*** out of ****
for all audiences
Released: November 6, 2015
Directed by: Steve Martino
Runtime: 93 minutes
The Peanuts Movie is an Honorable Mention on my Top Ten List for 2015
In an era of reboots where the common refrain is “That movie/tv show/book/other just ruined my childhood”, it’s heartening to see one that doesn’t.
All good and no grief, The Peanuts Movie delivers on the charm of the beloved comic strip and its television specials by successfully bringing the 65-year-old property into the 3D animated age. It’s a tough needle to thread, especially with something so iconic, but Blue Sky Animation does it with a feel-good, warm-hearted charm, as well as a creative – and pleasing to get lost in – mixture of animated styles. Or in the joyful relief of my friend Kaysie Steele: “Adorable. Absolutely precious and fun and sweet and cute in every way. Not one crude joke, not one scary anything. Loved it!”
Even with promising preview trailers, a lot of skeptical – and previously burned – adults remained (very) cautiously optimistic. The actual film, however, instantly abates all fears and never once gives you pause if its about to go off the rails. Director Steve Martino, along with writers Bryan & Craig Schulz (yes, the grandson and son of that Schulz), Cornelius Uliano, and the team of animators have given us a Peanuts story worthy of the big screen that doesn’t betray everything we’ve loved about the ones on our small screens at home.
The safe bet would’ve been to go with simple 2D animation and an all Vince Guaraldi score. The typical Hollywood bet would’ve been to go with a patented (and patently annoying) approach of trying to make it wacky, zany, and crude, laced with pop culture references. Thankfully, The Peanuts Movie is neither safe nor typical, but inspired. Sure, it’s not a bold risk-taker either, nor should it be. But it makes some calculated gambles that pay off, which is a testament to the assuredness of Martino’s vision and the faith in Charles Schulz’s enduring sensibility.
There’s an episodic nature to parts of the film, especially at the beginning, with strip-length nuggets and jokes, along with classic bits from holiday specials that are cribbed verbatim. But these are just comfort-food morsels, not the narrative foundation. Instead, a full story arc unfolds that uses Charlie Brown’s crush on the Little Red-Haired Girl to communicate some valuable life-lessons in an organic (not didactic) and ultimately moving way (yes, I teared up, okay!). And even through Snoopy’s WWI Flying Ace side-story, along with other splashes of comic relief, hearts are also tugged by tender moments between a boy and his dog.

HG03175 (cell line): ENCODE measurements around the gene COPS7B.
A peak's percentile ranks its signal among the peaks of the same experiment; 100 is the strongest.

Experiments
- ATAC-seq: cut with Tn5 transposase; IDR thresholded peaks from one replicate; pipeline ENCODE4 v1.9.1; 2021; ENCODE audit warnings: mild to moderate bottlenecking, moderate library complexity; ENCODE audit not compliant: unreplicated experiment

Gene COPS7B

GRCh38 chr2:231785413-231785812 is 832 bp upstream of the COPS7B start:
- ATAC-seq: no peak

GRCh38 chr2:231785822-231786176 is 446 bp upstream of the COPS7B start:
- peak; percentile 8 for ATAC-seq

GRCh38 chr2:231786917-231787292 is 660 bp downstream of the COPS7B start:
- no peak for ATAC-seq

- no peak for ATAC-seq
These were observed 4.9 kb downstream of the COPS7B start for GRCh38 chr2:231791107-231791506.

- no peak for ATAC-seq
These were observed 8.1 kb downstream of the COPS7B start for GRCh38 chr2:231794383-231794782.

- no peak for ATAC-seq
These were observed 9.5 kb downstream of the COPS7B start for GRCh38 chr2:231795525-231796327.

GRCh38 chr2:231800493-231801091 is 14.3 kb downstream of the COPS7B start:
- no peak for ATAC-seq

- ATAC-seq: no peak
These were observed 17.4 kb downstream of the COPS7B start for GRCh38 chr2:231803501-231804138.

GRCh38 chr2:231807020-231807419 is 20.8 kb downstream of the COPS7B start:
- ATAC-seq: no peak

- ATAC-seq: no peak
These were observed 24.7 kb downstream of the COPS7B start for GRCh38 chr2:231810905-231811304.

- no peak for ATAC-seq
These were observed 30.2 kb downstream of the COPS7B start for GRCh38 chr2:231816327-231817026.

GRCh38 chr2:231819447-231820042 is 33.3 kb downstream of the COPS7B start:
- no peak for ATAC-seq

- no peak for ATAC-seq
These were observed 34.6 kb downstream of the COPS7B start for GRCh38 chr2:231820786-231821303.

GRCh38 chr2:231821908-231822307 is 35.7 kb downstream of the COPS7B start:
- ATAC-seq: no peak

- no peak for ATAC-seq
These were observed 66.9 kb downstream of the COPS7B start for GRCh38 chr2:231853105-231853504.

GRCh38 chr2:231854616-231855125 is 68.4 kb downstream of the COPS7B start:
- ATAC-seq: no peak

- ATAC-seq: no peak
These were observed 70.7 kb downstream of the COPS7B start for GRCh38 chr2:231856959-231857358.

Through Charlie Brown – the ultimate sad-sack loser who can never do anything right or accomplish any dream – the story gently delivers themes of building confidence through determination and hard work, and of still having the courage to do the right thing even when rewards could be unjustly granted. And most importantly, it confronts the universal fear of letting people see you for who you really are, and simply says “Let them.” Some may think you’re weird, and not everyone will like you – but the right people will. They reveal themselves when, as some make fun of your true qualities, the right people admire them.
The animation style reflects a 2D quality within this 3D update, maintaining the strip’s classic form while giving it more detail and texture. 2D facial expressions (eyes/eyebrows/nose/mouths) are applied over 3D modeled heads, honoring the ink-drawn aesthetic. All colors are vibrant, the shading adds both shape and warmth, and movement varies from smooth to a subtle stop-motion, further honoring the source’s handmade appeal.
The Peanuts Movie proves that a cherished piece of pop culture, even one venerated with loads of nostalgic sentiment, can be updated while still respecting (not sacrificing) the very things that make it great. It doesn’t get neurotically PC either, thankfully not opting to censor terms like “blockhead” because of some absurd over-protective silliness. With keen talents like those at Blue Sky, we don’t have to be afraid of ruining our childhoods; we can pass on our cultural heirlooms, even as they’re reimagined, confident that what we’ve long cherished will not only be enjoyed, but preserved.
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